Following aspiration of the prepatellar bursa, a pressure dressing should be applied, and the patient should remain in the supine position for several minutes. Following injection, the joint or injected region may be put through passive range of motion. The patient should remain in the office for 30 minutes after the injection to monitor for any adverse reactions. In general, patients should avoid strenuous activity involving the injected region for several days. Patients should be cautioned that they may experience worsening symptoms during the first 24 to 48 hours related to a possible steroid flare, which can be treated with ice and nonsteroidal anti-inflammatory drugs. Patients should be instructed against the application of heat. A follow-up appointment should be scheduled within three weeks.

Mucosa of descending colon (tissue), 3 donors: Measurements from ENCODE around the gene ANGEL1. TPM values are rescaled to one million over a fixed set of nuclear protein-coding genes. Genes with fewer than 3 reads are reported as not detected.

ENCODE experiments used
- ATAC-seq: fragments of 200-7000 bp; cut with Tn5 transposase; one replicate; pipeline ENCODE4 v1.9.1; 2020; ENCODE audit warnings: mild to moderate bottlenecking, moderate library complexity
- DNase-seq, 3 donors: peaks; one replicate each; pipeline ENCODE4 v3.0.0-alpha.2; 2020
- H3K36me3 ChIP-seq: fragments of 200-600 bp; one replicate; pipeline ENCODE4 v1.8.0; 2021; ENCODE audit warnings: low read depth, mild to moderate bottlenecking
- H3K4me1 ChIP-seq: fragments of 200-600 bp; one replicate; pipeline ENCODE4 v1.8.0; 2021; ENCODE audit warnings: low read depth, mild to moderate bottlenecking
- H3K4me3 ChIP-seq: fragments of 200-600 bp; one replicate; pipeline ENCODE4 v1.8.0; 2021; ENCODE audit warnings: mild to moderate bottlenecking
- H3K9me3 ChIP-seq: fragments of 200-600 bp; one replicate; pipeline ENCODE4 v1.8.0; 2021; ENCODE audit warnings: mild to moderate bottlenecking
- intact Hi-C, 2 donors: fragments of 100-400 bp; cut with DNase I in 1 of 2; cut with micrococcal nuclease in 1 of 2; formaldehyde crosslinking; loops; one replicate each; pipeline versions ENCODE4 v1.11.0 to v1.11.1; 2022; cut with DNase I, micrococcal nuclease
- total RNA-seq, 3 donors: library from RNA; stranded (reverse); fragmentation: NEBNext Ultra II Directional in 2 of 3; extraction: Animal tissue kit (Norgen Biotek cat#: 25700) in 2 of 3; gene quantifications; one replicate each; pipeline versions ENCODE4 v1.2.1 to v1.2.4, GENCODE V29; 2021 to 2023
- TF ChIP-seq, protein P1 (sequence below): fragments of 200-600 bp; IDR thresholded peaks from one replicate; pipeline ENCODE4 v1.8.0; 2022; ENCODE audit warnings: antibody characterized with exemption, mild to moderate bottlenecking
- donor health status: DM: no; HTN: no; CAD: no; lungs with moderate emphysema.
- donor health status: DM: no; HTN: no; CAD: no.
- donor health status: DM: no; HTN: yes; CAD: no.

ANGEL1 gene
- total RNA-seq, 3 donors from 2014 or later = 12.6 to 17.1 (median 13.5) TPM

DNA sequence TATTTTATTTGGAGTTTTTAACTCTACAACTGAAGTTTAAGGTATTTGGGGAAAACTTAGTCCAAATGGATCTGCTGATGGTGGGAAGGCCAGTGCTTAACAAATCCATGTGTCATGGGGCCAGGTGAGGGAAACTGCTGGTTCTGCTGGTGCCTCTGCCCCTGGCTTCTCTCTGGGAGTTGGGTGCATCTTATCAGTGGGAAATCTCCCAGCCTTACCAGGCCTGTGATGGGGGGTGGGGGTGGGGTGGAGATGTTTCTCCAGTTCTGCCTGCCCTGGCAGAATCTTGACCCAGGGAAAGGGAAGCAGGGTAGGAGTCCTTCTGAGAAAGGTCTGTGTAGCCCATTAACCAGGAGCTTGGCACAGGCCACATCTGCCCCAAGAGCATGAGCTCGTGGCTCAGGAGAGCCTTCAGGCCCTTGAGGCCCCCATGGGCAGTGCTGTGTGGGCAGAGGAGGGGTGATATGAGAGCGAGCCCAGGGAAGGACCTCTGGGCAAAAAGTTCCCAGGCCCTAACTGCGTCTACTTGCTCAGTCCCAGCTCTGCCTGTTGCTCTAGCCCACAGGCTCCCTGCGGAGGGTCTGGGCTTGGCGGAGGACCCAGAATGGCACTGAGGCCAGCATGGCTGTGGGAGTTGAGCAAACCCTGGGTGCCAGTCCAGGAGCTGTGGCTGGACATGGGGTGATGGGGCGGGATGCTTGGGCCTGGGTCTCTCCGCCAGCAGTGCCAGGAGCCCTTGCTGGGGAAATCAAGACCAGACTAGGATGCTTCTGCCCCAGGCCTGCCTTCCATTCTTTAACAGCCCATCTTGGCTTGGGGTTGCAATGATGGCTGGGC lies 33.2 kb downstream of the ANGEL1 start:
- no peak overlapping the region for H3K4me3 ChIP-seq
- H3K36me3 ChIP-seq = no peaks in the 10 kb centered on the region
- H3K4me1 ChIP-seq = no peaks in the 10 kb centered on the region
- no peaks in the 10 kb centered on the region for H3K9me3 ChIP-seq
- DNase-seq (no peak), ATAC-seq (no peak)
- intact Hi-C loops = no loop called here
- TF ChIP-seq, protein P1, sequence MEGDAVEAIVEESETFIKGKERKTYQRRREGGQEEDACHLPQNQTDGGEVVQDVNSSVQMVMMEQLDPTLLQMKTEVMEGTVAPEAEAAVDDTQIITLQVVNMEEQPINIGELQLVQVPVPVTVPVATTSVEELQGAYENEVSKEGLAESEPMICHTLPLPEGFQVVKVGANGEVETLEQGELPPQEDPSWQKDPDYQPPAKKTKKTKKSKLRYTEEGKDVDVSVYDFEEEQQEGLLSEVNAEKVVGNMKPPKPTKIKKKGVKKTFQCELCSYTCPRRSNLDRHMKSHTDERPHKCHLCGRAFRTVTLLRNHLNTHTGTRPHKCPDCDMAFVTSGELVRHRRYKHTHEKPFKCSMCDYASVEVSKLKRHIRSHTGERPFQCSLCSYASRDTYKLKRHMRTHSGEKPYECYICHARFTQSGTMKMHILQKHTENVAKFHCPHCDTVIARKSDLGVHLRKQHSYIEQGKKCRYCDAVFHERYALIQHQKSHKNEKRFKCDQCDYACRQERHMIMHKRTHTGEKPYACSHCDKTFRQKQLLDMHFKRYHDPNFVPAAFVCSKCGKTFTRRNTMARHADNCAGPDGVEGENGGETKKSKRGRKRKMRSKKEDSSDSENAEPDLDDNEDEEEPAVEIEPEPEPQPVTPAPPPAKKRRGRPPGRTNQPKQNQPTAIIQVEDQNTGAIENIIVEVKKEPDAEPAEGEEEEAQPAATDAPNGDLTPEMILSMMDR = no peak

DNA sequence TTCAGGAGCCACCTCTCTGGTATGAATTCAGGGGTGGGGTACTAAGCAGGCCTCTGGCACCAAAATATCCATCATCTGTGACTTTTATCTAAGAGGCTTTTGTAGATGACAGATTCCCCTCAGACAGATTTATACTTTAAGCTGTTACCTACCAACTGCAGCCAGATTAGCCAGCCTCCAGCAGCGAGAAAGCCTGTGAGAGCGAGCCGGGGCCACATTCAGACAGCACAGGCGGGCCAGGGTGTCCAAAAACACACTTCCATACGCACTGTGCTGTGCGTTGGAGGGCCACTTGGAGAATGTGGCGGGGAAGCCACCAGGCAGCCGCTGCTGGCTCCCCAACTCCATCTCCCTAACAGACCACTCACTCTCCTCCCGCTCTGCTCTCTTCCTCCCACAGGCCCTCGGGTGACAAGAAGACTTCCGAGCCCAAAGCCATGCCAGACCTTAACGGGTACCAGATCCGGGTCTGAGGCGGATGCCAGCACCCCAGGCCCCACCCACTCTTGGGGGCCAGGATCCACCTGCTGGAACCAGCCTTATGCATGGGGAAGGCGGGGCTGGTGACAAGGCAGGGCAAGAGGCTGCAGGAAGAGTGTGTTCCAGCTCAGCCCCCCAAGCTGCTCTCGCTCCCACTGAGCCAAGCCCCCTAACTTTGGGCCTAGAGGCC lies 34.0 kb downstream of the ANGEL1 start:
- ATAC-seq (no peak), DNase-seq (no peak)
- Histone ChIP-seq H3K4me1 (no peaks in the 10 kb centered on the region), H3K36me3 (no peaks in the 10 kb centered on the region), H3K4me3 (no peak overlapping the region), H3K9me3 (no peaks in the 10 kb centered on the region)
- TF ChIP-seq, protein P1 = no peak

Timothy E. McAlindon, ., ., of Tufts Medical Center, Boston, and colleagues randomly assigned 140 patients with symptomatic knee osteoarthritis with features of synovitis to injections in the joint with the corticosteroid triamcinolone (n = 70) or saline (n = 70) every 12 weeks for two years. The researchers found that injections with triamcinolone resulted in significantly greater cartilage volume loss than did saline (average change in cartilage thickness of - mm vs - mm) and no significant difference on measures of pain. The saline group had three treatment-related adverse events compared with five in the triamcinolone group.